Data privacy is paramount for video communications, and Pexip is committed to keeping your data secure. In a recent decision, the Court of Justice of the European Union (CJEU) struck down a critical data-sharing agreement that allowed personal data to be lawfully transferred from the EU/EEA to the United States for storage and processing. Referred to as the EU-U.S. Privacy Shield, thousands of companies on both sides of the Atlantic relied upon this agreement when using services from providers such as Google, Microsoft, Mailchimp, Salesforce, and thousands of others.
Because the court’s judgement took many by surprise and had immediate effect, customers and partners have asked how this decision impacts Pexip, including our actions taken to ensure that the transfers of data align with governmental and agency guidance. This post sheds some light on the history and context behind the court’s decision, and the actions taken by Pexip to ensure all data transfers and processing are lawfully made.
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Understanding the Judgement: What Happened?
The EU-U.S. Privacy Shield was a result of the 2013 revelations made by Edward Snowden regarding U.S. foreign surveillance. An Austrian privacy activist and law student named Maximillian Schrems was concerned about the privacy of his Facebook information when it was transferred to the United States for storage and processing. Was his fundamental right to privacy being violated by foreign surveillance activity as revealed during Snowden’s disclosure? After very little assistance from the data protection authority in Ireland to investigate his complaint, Mr. Schrems filed a lawsuit against Ireland’s Data Protection Commission, claiming Facebook’s platform violated his fundamental privacy rights.
At that time, data transfers from the EU/EEA into the United States were not based on the EU-U.S. Privacy Shield; instead, transfers were made on a prior legal mechanism called the EU-U.S. Safe Harbor Framework. In the lawsuit of Schrems vs. the DPC (also called Schrems I), the European Court of Justice struck down the Safe Harbor agreement on 6 October 2015, finding the framework did not ensure a “safe harbor” of privacy and security on behalf of EU individuals against U.S. surveillance activity.
Working together over many months, the European Commission and the U.S. Department of Commerce built a replacement framework, and onFebruary 2nd, 2016, the parties reached an agreement on a new framework that enabled the lawful transfer of data to the United States. The new framework was called the EU-U.S. Privacy Shield, and it is that framework that has now been recently invalidated.
Guidance from Governmental Agencies
The matter of Data Protection Commission vs Facebook Ireland Ltd and Maximillian Schrems (also called Schrems II) has affected thousands of companies on both sides of the Atlantic. U.S. Secretary of Commerce Wilbur Ross estimates the economic consequence to be nearly 6 trillion euros (7.1 trillion USD). The questions are, what now, and what has Pexip done to ensure it is lawfully processing data?
21 governments and agencies have issued guidance, including the European Data Protection Board (EDPB). Speaking for the European Commission’s interpretation, Vice President Věra Jourová provides this guidance: “The Court of Justice declared the Privacy Shield decision invalid, but also confirmed that the standard contractual clauses remain a valid tool for the transfer of personal data to processors established in third countries. This means that the transatlantic data flows can continue, based on the broad toolbox for international transfers provided by the GDPR, for instance binding corporate rules or Standard Contractual Clauses.”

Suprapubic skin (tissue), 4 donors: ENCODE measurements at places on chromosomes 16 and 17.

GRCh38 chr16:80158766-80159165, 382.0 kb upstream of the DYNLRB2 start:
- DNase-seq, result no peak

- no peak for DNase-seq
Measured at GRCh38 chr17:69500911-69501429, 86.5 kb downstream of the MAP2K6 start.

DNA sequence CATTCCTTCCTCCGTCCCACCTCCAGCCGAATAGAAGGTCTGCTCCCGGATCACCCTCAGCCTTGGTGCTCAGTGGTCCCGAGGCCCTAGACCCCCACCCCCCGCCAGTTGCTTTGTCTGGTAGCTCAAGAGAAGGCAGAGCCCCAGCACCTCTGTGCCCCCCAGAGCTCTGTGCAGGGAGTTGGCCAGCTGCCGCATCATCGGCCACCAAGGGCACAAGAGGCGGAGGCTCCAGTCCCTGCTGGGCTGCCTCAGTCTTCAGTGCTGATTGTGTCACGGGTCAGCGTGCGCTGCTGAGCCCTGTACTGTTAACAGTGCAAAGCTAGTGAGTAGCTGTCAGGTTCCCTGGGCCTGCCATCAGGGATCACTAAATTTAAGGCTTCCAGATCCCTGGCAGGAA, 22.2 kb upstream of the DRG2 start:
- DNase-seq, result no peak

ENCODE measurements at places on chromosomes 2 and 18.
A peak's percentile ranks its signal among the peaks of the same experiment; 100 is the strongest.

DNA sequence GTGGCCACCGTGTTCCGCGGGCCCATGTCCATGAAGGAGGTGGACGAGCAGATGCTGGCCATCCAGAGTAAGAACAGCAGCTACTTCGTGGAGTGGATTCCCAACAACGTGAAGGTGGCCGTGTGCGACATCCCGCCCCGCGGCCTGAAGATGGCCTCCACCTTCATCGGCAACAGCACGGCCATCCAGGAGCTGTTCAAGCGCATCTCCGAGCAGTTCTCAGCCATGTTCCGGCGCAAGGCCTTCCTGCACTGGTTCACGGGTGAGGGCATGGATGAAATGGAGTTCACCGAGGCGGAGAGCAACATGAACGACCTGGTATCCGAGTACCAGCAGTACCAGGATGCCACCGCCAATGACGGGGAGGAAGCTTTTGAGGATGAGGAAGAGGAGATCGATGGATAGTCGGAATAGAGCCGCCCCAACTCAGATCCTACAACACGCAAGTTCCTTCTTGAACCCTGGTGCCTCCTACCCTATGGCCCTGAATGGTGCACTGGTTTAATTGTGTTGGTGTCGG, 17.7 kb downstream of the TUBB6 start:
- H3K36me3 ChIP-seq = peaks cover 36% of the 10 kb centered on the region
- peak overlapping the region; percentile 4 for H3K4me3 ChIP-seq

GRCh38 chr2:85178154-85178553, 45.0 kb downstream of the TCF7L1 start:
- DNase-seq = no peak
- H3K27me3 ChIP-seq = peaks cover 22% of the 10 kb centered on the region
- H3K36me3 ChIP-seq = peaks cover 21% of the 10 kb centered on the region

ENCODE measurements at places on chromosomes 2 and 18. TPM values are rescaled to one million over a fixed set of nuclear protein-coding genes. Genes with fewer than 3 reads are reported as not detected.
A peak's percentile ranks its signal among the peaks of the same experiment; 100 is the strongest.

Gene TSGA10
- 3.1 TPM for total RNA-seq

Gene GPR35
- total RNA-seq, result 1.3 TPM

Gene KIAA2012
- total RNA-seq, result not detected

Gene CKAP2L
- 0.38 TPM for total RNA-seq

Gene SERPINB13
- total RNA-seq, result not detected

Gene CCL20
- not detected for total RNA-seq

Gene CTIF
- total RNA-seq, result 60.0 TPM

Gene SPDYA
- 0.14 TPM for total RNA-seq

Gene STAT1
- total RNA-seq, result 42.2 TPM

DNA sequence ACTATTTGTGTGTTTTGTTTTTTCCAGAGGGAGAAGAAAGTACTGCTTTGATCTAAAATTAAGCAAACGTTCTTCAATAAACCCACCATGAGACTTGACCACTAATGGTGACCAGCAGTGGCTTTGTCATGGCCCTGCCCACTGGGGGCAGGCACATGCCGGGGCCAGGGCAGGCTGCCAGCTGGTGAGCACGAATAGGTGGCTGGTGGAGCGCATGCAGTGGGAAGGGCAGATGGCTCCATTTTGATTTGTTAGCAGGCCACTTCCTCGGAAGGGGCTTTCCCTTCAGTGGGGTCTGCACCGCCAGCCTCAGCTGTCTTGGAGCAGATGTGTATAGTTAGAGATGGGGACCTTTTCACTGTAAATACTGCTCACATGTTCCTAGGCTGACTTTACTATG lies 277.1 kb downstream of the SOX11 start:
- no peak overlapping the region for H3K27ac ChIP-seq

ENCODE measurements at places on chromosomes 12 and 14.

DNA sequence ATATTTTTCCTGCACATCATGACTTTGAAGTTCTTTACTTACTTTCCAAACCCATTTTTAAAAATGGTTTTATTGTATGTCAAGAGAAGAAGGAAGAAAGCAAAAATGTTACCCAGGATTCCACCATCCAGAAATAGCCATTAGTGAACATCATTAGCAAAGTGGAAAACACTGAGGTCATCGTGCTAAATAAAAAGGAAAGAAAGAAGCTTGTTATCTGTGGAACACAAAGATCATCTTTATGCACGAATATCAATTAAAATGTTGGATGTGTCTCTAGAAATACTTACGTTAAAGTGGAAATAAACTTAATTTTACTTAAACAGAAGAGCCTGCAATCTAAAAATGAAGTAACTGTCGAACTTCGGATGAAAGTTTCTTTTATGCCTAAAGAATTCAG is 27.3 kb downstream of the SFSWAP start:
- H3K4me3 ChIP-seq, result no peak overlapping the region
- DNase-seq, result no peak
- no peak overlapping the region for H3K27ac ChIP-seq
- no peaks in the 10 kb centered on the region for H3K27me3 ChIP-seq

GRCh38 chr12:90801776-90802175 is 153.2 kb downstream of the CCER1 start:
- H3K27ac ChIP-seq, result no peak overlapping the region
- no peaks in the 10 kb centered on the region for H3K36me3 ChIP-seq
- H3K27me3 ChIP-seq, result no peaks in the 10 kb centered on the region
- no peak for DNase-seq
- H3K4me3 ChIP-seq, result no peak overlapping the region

Next Steps for Pexip
In regard to Pexip and the services we use in the United States, standard contractual clauses have been enacted as a result of the guidance of the European Commission. This is the same guidance provided by the EDPB and many other data protection authorities. Following the lead of the global law firm DLA Piper, Pexip is also performing a risk assessment for each U.S.- based processor, reviewing the laws of the importer, individual right of redress, types of data imported, categories of data subjects, sectors in which the importer operates and the volume of data transferred.
The data protection community awaits further guidance from Data Protection Act’s and the European Data Protection Board, but in the meantime, the message is clear that ongoing data transfer using the EU-U.S. Privacy Shield is unlawful and subject to administrative action.
Pexip has given this matter immediate attention and we’ve taken swift action to comply with the guidance provided by governmental agencies to ensure lawful transborder flows and to ensure compliance with its subprocessors. For a full report and whitepaper regarding Pexip’s response to the EU-U.S. Privacy Shield Invalidation please reach out to your local Pexip representative. To read more about how Pexip upholds our high standards of information security, privacy and transparency for our customers, partners and employees visit our security page here: https://www.pexip.com/security
For questions around the privacy shield invalidation, please email email@example.com.
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